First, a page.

Some conditions of operation have been found to cause pitting (small holes in the metal surface) from corrosion or cavitation erosion (wear caused by air bubbles in the coolant) on the outer surface of the cylinder wall and the inner surface of the cylinder block next to the cylinder wall. The addition of a corrosion inhibitor (a chemical that gives a reduction of pitting) can keep this type of damage to a minimum.
The “spin-on” coolant conditioner element, similar to the fuel filter and oil filter elements, fastens to a base that is mounted on the front of the engine. Coolant flows from the water pump through the base and element back to the block. There is a constant flow of coolant through the element when valves are in the OPEN position.
The element has a specific amount of inhibitor for acceptable cooling system protection. As coolant flows through the element, the corrosion inhibitor, which is a dry material, dissolves (goes into solution) and mixes to the correct concentration. Two basic types of elements are used for the cooling system, and they are called the “PRECHARGE” and the “MAINTENANCE” elements. Each type of element has a specific use and must be used correctly to get the necessary concentration for cooling system protection. The elements also contain a filter and should be left in the system so coolant flows through it after the conditioner material is dissolved.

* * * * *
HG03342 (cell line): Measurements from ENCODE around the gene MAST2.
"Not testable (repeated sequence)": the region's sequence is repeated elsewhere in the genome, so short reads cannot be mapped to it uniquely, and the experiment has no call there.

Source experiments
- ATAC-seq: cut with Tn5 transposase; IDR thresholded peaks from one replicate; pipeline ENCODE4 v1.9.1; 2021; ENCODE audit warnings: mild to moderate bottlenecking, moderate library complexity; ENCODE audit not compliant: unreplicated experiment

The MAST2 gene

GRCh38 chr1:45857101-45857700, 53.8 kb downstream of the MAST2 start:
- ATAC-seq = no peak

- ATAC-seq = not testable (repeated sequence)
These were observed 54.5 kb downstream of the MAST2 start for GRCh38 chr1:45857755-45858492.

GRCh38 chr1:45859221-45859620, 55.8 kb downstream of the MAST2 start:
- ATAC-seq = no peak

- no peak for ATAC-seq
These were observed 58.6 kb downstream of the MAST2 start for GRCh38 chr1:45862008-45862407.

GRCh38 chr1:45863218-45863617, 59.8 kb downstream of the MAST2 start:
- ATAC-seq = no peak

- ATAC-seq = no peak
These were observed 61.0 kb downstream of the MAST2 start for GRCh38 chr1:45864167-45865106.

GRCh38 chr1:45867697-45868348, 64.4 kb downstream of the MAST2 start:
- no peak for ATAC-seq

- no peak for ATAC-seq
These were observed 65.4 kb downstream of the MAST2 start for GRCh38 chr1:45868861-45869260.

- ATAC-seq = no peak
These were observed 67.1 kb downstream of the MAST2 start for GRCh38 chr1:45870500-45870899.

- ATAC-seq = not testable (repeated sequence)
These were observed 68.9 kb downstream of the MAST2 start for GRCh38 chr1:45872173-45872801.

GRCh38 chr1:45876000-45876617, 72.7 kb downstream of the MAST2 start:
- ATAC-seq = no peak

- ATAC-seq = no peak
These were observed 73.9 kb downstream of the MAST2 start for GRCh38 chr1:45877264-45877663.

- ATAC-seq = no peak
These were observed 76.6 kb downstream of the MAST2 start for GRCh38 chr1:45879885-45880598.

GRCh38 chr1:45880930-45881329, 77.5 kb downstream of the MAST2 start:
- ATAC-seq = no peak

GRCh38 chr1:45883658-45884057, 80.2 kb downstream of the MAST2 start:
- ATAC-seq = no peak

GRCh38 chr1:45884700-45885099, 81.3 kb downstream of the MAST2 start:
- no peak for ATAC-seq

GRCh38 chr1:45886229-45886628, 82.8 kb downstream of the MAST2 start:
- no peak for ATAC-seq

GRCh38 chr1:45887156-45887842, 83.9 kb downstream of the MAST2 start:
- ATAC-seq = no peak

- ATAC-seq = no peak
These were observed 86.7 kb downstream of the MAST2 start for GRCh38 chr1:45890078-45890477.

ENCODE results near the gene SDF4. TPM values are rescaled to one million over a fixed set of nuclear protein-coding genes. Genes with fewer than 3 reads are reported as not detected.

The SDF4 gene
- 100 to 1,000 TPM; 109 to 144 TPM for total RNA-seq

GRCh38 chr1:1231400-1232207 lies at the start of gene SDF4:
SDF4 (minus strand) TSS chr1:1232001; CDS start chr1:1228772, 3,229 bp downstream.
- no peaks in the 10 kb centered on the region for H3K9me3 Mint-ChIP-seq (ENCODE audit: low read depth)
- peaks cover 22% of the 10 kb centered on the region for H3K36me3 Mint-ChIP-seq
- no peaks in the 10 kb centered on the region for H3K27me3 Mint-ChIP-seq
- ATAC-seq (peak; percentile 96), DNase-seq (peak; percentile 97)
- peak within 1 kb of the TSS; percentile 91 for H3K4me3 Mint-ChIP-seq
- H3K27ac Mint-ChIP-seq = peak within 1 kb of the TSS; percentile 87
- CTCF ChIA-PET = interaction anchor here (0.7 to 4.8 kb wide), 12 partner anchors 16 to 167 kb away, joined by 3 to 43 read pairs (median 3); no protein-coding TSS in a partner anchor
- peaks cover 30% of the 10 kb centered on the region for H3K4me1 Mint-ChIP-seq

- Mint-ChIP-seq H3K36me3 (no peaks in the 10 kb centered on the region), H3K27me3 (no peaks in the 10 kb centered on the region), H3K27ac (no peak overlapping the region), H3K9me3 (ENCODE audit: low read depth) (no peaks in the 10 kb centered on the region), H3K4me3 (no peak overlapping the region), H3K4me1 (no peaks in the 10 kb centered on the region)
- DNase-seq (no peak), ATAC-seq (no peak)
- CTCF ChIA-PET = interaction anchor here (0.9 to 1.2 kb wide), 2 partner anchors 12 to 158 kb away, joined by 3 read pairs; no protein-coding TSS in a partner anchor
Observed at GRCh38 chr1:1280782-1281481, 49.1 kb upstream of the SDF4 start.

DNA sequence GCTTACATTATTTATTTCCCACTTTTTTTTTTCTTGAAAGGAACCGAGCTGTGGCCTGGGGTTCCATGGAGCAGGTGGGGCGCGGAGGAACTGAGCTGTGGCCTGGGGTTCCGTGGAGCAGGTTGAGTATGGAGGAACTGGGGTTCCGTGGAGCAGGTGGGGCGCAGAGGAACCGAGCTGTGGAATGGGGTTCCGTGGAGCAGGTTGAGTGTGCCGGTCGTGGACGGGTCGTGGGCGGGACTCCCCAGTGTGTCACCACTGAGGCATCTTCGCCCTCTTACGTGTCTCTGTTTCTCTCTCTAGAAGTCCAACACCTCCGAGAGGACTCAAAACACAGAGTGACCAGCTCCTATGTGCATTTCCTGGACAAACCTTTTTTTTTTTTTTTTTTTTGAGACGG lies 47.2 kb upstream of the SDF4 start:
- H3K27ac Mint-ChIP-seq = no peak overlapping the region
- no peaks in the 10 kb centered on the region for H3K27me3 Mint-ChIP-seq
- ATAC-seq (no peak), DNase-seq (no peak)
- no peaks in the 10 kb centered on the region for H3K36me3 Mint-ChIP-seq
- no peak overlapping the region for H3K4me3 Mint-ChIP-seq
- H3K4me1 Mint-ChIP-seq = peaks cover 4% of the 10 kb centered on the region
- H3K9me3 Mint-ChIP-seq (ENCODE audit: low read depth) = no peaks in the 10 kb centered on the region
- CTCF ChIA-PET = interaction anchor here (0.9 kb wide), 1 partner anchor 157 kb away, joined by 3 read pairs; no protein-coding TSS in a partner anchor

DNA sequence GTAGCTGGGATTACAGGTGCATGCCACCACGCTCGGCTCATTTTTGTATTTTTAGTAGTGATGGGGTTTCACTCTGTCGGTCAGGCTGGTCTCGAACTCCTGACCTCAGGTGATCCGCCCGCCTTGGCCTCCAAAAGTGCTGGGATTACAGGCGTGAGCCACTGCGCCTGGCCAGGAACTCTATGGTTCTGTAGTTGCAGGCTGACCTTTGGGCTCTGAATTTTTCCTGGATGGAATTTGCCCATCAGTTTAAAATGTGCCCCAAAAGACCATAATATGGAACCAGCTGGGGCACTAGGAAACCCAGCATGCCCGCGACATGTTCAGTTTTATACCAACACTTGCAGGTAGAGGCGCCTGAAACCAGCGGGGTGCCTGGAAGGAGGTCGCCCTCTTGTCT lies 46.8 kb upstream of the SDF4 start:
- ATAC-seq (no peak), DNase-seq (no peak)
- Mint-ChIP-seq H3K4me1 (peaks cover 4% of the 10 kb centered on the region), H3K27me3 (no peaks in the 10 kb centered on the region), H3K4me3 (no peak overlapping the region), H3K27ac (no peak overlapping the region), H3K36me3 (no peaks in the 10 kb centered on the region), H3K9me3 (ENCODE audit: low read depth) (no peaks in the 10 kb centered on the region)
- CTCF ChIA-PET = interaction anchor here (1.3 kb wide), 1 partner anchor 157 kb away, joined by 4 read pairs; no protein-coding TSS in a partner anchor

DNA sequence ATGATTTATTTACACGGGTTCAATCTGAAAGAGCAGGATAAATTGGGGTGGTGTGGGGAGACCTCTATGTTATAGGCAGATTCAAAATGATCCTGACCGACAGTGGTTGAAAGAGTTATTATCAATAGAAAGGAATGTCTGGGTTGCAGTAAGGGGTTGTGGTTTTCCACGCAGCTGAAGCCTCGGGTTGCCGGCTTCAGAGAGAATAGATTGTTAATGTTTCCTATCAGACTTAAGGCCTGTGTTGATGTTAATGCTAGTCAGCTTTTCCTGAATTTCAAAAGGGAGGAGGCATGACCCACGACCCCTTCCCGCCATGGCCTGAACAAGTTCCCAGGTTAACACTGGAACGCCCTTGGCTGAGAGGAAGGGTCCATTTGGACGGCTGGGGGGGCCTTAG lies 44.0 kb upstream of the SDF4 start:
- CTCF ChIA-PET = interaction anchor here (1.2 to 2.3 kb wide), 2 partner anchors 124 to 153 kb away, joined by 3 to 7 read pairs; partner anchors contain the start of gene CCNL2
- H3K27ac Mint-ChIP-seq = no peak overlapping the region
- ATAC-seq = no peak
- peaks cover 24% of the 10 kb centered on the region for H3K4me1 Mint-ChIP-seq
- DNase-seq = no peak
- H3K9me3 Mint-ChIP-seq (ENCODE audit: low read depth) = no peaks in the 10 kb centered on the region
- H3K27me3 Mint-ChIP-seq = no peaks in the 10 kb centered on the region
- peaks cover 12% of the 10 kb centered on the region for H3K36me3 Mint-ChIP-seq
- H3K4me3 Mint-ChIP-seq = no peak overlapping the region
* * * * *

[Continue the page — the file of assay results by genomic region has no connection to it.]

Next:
The “PRECHARGE” element has more than the normal amount of inhibitor, and is used when a system is first filled with new coolant. This element has to add enough inhibitor to bring the complete cooling system up to the correct concentration.
The “MAINTENANCE” elements have a normal amount of inhibitor and are installed at the first change interval and provide enough inhibitor to keep the corrosion protection at an acceptable level. After the first change period, only “MAINTENANCE” elements are installed at specified intervals to give protection to the cooling system.